5 Things We Learned From The Last Samurai

 

The Last Samurai is one of the most relevant samurai films in Western culture.

Although its idealization of the samurai class is currently being questioned, as is the fact that the plot revolves around an American…

There is no doubt that it has contributed to bringing a then (2003) little-known samurai culture to millions of Western viewers.

It’s been almost 20 years since The Last Samurai was released, but what the film taught is remembered to this day.

So here are 5 things we learned from The Last Samurai.

Warning: Spoilers from the movie in case you haven’t seen it.

Samurai with katana in festival

 

The Tiger Never Stops Fighting

As soon as the film starts, the first thing we see is Katsumoto (Ken Watanabe) meditating. In his meditation, he sees a tiger. He knows it’s a sign.

Later, when he sees Nathan Algren (Tom Cruise) fighting relentlessly —even when he is completely cornered— he recognizes the tiger.

It is Nathan’s will to fight, and later to redeem himself, that keeps him alive throughout the film. We soon learn that he is stubborn, and no matter how low he goes, he always gets up again.

Surrender is always an option.

Leaving the race and sitting on the sidelines is tempting.

However, if you fight to the last drop of sweat, then you might be surprised at how far you can go.

 

Practice Makes the Samurai

There are specifically two phrases from this film that we have never forgotten. One of them we will comment later in the post. The other is an observation that Nathan makes during his first days in the village:

“From the moment they wake, they devote themselves to the perfection of whatever they pursue.”

It’s a simple phrase, yes. But behind it lies an entire culture.

It is about the desire of a people to reach perfection. It is the idea that being better than yesterday is the noblest goal to which one can aspire.

The samurai, for example, would commit their entire day to perfecting every single skill. They practiced drills, archery, horseback riding, meditation, poetry, etiquette, art, etc. For them, a day without devoting time to these things was a wasted day.

Sometimes it is comfortable to stay where we are.

Damn, it’s so easy that we even have a name for it: The Comfort Zone.

But once we abandon comfort to work on improving, then we realize that there is a lot we can perfect.

Perfecting whatever we pursue, one day at a time, can make big changes in the long run.

 

Clash of katanas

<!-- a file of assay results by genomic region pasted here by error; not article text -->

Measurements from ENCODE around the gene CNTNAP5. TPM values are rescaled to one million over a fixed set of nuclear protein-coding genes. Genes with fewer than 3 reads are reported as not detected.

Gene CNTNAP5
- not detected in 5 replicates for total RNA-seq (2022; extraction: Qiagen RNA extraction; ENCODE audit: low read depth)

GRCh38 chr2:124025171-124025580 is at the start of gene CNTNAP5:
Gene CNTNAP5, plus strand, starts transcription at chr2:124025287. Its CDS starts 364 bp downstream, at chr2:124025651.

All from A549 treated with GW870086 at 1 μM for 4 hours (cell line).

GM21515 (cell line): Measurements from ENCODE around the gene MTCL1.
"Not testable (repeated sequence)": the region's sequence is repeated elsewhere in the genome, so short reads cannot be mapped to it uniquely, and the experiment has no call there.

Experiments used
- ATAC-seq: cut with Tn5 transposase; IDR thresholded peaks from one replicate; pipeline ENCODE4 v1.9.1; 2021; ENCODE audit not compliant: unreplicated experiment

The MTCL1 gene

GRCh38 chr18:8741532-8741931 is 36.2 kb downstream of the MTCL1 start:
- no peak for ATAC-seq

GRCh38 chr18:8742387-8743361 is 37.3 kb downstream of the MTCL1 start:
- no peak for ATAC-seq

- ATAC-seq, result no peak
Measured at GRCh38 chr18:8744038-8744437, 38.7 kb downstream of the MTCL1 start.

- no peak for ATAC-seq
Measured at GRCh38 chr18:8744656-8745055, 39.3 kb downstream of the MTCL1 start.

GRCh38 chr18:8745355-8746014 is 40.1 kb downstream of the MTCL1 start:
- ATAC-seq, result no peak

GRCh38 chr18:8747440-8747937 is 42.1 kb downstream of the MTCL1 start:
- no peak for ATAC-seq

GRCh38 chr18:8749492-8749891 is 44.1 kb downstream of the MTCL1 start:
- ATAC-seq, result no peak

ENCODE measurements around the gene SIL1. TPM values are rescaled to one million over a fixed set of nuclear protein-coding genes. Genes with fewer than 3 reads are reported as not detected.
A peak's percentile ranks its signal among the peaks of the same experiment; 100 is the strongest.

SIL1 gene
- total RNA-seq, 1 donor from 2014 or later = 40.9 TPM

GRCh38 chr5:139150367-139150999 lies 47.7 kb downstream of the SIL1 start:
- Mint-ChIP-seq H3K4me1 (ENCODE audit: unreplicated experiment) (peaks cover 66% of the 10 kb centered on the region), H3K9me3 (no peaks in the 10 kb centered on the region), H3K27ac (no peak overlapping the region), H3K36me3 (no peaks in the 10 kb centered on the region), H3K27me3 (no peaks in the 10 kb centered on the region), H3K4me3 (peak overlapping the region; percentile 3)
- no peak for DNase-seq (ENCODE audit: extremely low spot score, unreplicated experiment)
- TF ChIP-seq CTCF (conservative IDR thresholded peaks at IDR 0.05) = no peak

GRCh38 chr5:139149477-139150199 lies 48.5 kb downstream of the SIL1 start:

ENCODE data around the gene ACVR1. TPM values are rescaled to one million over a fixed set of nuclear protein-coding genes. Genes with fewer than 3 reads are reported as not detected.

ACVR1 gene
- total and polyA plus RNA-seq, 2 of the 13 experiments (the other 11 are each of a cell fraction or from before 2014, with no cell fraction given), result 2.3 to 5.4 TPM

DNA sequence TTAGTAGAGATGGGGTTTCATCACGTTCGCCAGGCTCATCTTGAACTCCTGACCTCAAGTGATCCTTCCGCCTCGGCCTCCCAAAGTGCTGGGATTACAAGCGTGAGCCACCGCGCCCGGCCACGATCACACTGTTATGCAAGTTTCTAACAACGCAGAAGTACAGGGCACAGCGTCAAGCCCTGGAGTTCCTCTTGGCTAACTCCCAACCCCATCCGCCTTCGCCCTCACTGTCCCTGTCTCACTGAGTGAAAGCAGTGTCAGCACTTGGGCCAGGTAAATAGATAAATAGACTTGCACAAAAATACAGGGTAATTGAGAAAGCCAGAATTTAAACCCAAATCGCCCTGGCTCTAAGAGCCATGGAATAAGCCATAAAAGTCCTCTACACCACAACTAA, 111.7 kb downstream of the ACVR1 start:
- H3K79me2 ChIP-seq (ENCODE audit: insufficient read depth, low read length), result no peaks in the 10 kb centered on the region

It’s Never Too Late to Redeem Yourself

Nathan Algren is so sorry for his past, for having participated in the killing of thousands of indigenous people, that he tries to take every opportunity to die that comes across him.

Unfortunately for him, he always ends up surviving.

Throughout the film, we see how he gradually evolves. He goes from being someone who is tired of living, whose only goal is to get drunk to forget his past, to being someone who fights for a purpose.

It is discovering the samurai culture and the beauty of village life that gives him a purpose.

You can always take another path. It’s never too late.

Hamon in Katanas & Other Japanese Swords
The Legendary Tsukahara “Kensei” Bokuden
The 7 Virtues of Bushido Explained (with examples)

 

The Perfect Blossom Is a Rare Thing

At one point in the film, Nathan meets Katsumoto by a Sakura tree. The samurai general was appreciating the pink flowers, like a good poet. Then he said a phrase that everyone remembers from this movie:

“The perfect blossom is a rare thing. You could spend your life looking for one, and it would not be a wasted life”.

What does this phrase mean?

Contrary to what it seems, the phrase itself does not speak of the search for beauty.

It’s about the dedication of a whole life to a purpose. And the fact that, even if in the end you had not achieved your goal, you would not have wasted your life. Because you entrusted it to fight for what you wanted.

The time you devote to fighting for what you want will never be time wasted.

 

 

Living On Your Terms

The thunder of the Gatling gun is deafening. The battlefield is filled with samurai in their armor, dead. They died fighting for what they believed in. But the so called “progress” is simply inevitable.

Amidst the blood and lifeless bodies, Algren and Katsumoto lie on the ground. The samurai general takes up his sword. His friend tries to stop him; he knows he will try to commit seppuku. However, the Japanese samurai looks him in the eye and says:

“You have your honor again. Let me die with mine.”

What happens next is the last will of a samurai who lived and died on his own terms— a man with no regrets. A man that did what he believed had to be done.

To remain loyal to oneself. That’s something worthy of a samurai.